Mansions is a lovely word, it comes to us from Tyndale’s translation of monai, but it means dwelling places. We could think of it as
‘in my Fathers house there are many rooms,’

or for those of you who are not into community and would prefer more independent living,

‘in my Father’s apartment block are many self contained homes.’

These are words of comfort and reassurance to desperate disciples. They are words spoken to followers to give the faithful reassurance and comfort they will be alright. It is important to remember this because very often today they are used for an entirely different purpose. They are sadly sometimes used by people inside the Christian community to castigate, and make others feel uncomfortable. Instead of providing a guarantee that we are accepted and loved by God, they become a statement of exclusivity and exclusion.

So let’s examine what this means -

We know that Jesus does not simply point us to the Father, he is more than a route, he is God. Jesus says that if you have seen me you have seen the Father. Many Christians are offended by what is seen as the exclusiveness of this statement. But Jesus is thinking in terms of reassurance not doctrinal exclusivity. He is not telling his disciples what will happen to faithful Muslims, Hindus, Bhuddists or indeed to the majority of people who have never heard the Christian Gospel. Jesus is talking to his Jewish followers and re-assuring these faithful disciples.

When Jesus says, I am the way the truth and the life and nobody comes to the Father but by me, he is effectively saying that he has the authority to let in whoever he likes. Jesus is not making a statement about who cannot get in, he is rather making a commitment that he is able to pull off what he is promising to dispirited disciples who have a terrible couple of weeks ahead of them

For us the message is clear, that Jesus must be proclaimed as the one way to God to whoever is willing to listen, while leaving the faith and the fate of those who have never heard the gospel to a God who is equal to the problem.

I have been accused of being a universalist in saying this, being somebody who believes that ultimately everybody is going to be saved by God. That is demonstrably not what I am saying. I am simply making the point that it is up to Jesus who is God, not me or anybody else.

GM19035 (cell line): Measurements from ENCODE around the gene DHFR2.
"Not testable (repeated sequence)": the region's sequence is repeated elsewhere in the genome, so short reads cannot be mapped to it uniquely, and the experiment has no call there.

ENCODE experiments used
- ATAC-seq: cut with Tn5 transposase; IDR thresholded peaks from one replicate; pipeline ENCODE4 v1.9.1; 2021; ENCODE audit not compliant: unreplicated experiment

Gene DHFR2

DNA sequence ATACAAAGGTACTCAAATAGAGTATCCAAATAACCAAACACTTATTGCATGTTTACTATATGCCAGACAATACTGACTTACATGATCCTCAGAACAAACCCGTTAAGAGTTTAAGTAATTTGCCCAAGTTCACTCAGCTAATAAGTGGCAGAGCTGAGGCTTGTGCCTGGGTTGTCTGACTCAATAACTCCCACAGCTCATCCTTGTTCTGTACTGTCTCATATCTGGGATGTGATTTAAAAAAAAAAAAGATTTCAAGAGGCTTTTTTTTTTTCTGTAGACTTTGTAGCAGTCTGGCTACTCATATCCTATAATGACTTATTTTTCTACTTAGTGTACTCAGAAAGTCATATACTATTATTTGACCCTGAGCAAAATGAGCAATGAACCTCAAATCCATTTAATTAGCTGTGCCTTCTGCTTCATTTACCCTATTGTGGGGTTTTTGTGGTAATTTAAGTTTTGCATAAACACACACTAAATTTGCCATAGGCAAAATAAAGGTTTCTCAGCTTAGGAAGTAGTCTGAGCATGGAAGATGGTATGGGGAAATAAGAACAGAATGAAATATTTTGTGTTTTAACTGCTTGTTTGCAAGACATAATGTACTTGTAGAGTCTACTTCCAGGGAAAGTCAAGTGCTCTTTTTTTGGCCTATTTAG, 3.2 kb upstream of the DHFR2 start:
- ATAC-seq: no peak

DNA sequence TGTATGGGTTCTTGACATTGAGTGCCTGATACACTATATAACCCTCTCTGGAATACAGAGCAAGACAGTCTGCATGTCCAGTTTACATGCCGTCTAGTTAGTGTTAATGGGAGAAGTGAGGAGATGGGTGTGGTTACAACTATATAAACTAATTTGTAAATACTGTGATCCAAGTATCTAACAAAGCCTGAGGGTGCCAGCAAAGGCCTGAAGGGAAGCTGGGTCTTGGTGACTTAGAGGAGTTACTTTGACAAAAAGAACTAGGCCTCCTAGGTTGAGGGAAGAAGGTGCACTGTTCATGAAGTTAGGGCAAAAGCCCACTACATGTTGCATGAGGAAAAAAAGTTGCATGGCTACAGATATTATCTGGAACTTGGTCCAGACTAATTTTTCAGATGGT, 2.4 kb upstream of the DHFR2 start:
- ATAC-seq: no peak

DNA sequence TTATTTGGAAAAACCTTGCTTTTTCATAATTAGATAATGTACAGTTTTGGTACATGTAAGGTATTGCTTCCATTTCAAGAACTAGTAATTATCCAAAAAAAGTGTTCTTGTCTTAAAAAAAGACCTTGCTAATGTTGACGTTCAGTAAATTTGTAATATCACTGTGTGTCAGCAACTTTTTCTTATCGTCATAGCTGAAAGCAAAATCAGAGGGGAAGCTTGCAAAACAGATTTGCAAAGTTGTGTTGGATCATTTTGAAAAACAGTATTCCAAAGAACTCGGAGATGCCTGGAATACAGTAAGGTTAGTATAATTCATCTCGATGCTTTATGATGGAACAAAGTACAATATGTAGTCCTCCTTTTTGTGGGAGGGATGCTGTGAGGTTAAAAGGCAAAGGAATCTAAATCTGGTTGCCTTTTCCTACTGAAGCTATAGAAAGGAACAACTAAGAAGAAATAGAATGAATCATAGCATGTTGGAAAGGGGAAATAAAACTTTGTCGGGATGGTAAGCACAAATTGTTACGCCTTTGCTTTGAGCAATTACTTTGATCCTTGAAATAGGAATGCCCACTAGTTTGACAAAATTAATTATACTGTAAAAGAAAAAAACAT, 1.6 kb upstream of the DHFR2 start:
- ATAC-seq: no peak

There was once a statement that all religions are like different pathways leading up the mountain to God. Those who follow Jesus are therefore following one pathway, Christianity. In this passage today that is not what Jesus says about himself. Jesus tells the disciples that he and the Father are one. This is extraordinary, Jesus claims to actually be the top of the mountain, he is God. Other faiths never aspire to make that claim about themselves. As Christians we may believe that other faiths offer their devotees to ascend the mountain and faithfully seek to approach God. Some religions might seem to be stuck in the foothills and some are much nearer the summit. As Christians we believe that Judaism is one such faith, for whilst Jewish believers have reached a long way towards God and pray to and worship the same God as we, nevertheless they can only go so far in their understanding of who Jesus really is.

Jesus is making a bold claim and there is no way that we would ever be able to diminish the exclusive claim of Jesus. As Christians Jesus is God, not just the way to God, so the revelation which we have of God in Jesus Christ must be superior to anything else, if what Jesus says is true. Jesus is the way and in his life and death we have the reconciliation of God with human kind.


Conclusion

Hear the passage today and hear the words of comfort that Jesus speaks. His words are meant to reach out to us in whatever kind of distress we might find ourselves and speak reassurance. There is nothing of which we need be afraid. The disciples would face the most shocking situation immediately after Jesus had spoken these words, but they would find that Jesus was true to his word. He did pass through death to life. At first they did not understand the events, they appeared as though everything they had longed for had been lost. Eventually they knew that Jesus had everything under his control. Just like the disciples we can find that our fears and disappointments can be trusted to Jesus